TIME

After three years of drought, California’s reservoirs are filled with more mud than water. Many farmers can’t irrigate their fields and have no choice but to leave them fallow.

As insurance against future droughts, San Diego is turning to a vast and largely untapped body of water for help: the Pacific Ocean. A huge desalination plant is under construction just outside the city that is expected to provide 7% of the arid region’s water needs.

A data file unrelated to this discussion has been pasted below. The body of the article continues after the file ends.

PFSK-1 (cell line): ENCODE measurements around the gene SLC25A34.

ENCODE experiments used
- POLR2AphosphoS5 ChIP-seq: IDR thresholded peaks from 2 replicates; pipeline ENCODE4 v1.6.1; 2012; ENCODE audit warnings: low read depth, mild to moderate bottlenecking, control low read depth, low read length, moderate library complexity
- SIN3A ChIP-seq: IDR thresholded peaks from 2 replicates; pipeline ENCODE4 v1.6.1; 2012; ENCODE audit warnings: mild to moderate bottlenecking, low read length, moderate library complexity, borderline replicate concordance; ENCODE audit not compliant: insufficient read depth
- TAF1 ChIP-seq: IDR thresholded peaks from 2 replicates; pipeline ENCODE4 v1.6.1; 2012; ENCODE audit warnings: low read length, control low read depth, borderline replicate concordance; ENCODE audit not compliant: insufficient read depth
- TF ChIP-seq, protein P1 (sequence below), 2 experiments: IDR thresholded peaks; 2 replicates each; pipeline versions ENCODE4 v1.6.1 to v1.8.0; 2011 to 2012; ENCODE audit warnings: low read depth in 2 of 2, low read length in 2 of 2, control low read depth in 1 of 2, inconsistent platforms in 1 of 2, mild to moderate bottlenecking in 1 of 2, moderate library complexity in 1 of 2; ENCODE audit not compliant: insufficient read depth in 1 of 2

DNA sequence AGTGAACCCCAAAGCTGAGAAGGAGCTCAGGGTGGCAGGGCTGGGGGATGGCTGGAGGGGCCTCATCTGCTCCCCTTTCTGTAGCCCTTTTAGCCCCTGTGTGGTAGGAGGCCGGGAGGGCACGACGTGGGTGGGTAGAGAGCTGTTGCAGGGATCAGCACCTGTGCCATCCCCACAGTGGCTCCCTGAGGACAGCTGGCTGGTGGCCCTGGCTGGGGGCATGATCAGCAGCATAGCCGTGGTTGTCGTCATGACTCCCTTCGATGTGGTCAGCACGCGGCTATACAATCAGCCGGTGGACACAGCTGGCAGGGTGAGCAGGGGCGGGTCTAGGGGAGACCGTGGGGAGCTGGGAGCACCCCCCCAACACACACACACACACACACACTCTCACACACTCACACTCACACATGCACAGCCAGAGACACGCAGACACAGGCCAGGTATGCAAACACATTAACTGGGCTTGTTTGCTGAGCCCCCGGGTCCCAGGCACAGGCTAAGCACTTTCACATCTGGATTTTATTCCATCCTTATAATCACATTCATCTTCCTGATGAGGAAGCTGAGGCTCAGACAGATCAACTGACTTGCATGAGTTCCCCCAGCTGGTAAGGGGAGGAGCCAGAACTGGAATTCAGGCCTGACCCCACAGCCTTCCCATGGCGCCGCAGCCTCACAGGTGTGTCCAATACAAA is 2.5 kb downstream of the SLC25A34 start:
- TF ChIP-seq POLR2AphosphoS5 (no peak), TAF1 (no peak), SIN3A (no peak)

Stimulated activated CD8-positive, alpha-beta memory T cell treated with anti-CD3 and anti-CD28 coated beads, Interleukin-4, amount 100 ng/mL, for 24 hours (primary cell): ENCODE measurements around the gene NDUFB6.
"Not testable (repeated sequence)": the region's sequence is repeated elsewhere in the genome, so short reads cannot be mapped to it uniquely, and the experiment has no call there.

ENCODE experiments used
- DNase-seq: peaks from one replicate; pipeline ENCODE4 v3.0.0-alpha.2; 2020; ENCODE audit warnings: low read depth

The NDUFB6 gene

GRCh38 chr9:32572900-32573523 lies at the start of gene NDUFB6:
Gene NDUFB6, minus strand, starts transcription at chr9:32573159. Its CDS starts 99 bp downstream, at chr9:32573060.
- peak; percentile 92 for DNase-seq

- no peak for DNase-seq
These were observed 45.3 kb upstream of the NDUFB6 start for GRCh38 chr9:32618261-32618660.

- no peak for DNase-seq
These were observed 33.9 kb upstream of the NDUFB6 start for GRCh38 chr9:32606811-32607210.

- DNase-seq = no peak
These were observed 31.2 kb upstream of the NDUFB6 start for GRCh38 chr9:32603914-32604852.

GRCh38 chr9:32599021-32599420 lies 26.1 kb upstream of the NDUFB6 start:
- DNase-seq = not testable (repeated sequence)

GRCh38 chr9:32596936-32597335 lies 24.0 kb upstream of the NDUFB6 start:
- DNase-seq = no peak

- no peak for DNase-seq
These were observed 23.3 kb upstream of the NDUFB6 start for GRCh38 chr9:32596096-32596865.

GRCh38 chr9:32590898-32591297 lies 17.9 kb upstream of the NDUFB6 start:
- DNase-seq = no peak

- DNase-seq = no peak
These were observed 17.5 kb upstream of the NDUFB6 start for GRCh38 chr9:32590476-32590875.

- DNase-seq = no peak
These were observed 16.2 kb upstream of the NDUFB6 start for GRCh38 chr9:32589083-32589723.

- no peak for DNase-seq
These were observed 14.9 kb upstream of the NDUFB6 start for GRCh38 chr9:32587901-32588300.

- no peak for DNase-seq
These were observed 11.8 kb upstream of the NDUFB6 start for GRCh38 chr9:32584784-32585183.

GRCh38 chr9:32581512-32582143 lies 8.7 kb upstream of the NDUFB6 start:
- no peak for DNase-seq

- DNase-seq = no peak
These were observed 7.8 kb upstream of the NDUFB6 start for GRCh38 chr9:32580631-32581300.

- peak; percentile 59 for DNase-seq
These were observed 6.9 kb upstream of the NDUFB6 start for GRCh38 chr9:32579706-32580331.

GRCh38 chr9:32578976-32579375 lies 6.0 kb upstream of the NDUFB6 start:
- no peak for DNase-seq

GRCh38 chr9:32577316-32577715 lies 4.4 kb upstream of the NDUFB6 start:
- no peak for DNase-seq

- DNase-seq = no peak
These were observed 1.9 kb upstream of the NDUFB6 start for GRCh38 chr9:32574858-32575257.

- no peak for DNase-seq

“Desalination isn’t dependent on rainfall or snowpack,” says Peter MacLaggan, a senior vice president with Poseidon Resources, the company that is developing the plant in Carlsbad, Calif. “Traditional sources have been cheap and plentiful, and that’s not necessarily the case anymore.”

Desalinization is an old technology used widely in the Middle East that is getting new attention in the United States because of innovation and lower costs. With growing populations and increasingly scarce water, more…

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